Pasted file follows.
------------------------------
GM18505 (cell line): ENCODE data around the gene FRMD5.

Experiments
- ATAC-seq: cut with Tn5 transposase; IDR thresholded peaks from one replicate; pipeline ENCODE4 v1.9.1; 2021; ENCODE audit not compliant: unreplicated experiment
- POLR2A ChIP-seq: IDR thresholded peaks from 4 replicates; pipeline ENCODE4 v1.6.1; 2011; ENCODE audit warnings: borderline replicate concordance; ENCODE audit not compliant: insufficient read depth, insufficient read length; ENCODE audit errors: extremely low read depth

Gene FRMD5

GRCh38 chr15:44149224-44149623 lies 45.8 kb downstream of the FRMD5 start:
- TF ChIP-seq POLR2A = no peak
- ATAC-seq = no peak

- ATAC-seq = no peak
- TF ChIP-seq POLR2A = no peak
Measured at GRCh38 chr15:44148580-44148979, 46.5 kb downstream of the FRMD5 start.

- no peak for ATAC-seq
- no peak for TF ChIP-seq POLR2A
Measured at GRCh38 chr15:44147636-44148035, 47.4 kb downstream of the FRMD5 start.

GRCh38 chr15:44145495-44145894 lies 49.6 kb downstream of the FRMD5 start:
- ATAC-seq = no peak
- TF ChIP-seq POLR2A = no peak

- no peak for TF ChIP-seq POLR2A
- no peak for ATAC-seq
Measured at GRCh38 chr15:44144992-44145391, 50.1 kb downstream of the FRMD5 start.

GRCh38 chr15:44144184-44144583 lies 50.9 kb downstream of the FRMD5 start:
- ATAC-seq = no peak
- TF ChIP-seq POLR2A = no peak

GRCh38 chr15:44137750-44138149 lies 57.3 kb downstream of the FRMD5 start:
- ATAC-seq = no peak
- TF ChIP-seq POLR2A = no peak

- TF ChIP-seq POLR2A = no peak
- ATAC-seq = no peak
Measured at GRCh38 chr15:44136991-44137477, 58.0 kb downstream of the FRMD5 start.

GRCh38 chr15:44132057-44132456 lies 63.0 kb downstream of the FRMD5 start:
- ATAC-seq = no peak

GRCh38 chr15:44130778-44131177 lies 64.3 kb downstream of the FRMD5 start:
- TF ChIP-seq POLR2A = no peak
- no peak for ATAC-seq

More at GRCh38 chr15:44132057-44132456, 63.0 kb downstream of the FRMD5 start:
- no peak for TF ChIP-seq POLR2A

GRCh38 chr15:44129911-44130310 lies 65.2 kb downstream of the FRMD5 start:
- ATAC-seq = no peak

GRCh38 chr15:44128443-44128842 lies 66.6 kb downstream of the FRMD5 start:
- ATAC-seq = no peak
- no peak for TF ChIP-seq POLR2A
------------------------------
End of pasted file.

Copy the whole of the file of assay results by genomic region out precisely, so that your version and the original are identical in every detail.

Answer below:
GM18505 (cell line): ENCODE data around the gene FRMD5.

Experiments
- ATAC-seq: cut with Tn5 transposase; IDR thresholded peaks from one replicate; pipeline ENCODE4 v1.9.1; 2021; ENCODE audit not compliant: unreplicated experiment
- POLR2A ChIP-seq: IDR thresholded peaks from 4 replicates; pipeline ENCODE4 v1.6.1; 2011; ENCODE audit warnings: borderline replicate concordance; ENCODE audit not compliant: insufficient read depth, insufficient read length; ENCODE audit errors: extremely low read depth

Gene FRMD5

GRCh38 chr15:44149224-44149623 lies 45.8 kb downstream of the FRMD5 start:
- TF ChIP-seq POLR2A = no peak
- ATAC-seq = no peak

- ATAC-seq = no peak
- TF ChIP-seq POLR2A = no peak
Measured at GRCh38 chr15:44148580-44148979, 46.5 kb downstream of the FRMD5 start.

- no peak for ATAC-seq
- no peak for TF ChIP-seq POLR2A
Measured at GRCh38 chr15:44147636-44148035, 47.4 kb downstream of the FRMD5 start.

GRCh38 chr15:44145495-44145894 lies 49.6 kb downstream of the FRMD5 start:
- ATAC-seq = no peak
- TF ChIP-seq POLR2A = no peak

- no peak for TF ChIP-seq POLR2A
- no peak for ATAC-seq
Measured at GRCh38 chr15:44144992-44145391, 50.1 kb downstream of the FRMD5 start.

GRCh38 chr15:44144184-44144583 lies 50.9 kb downstream of the FRMD5 start:
- ATAC-seq = no peak
- TF ChIP-seq POLR2A = no peak

GRCh38 chr15:44137750-44138149 lies 57.3 kb downstream of the FRMD5 start:
- ATAC-seq = no peak
- TF ChIP-seq POLR2A = no peak

- TF ChIP-seq POLR2A = no peak
- ATAC-seq = no peak
Measured at GRCh38 chr15:44136991-44137477, 58.0 kb downstream of the FRMD5 start.

GRCh38 chr15:44132057-44132456 lies 63.0 kb downstream of the FRMD5 start:
- ATAC-seq = no peak

GRCh38 chr15:44130778-44131177 lies 64.3 kb downstream of the FRMD5 start:
- TF ChIP-seq POLR2A = no peak
- no peak for ATAC-seq

More at GRCh38 chr15:44132057-44132456, 63.0 kb downstream of the FRMD5 start:
- no peak for TF ChIP-seq POLR2A

GRCh38 chr15:44129911-44130310 lies 65.2 kb downstream of the FRMD5 start:
- ATAC-seq = no peak

GRCh38 chr15:44128443-44128842 lies 66.6 kb downstream of the FRMD5 start:
- ATAC-seq = no peak
- no peak for TF ChIP-seq POLR2A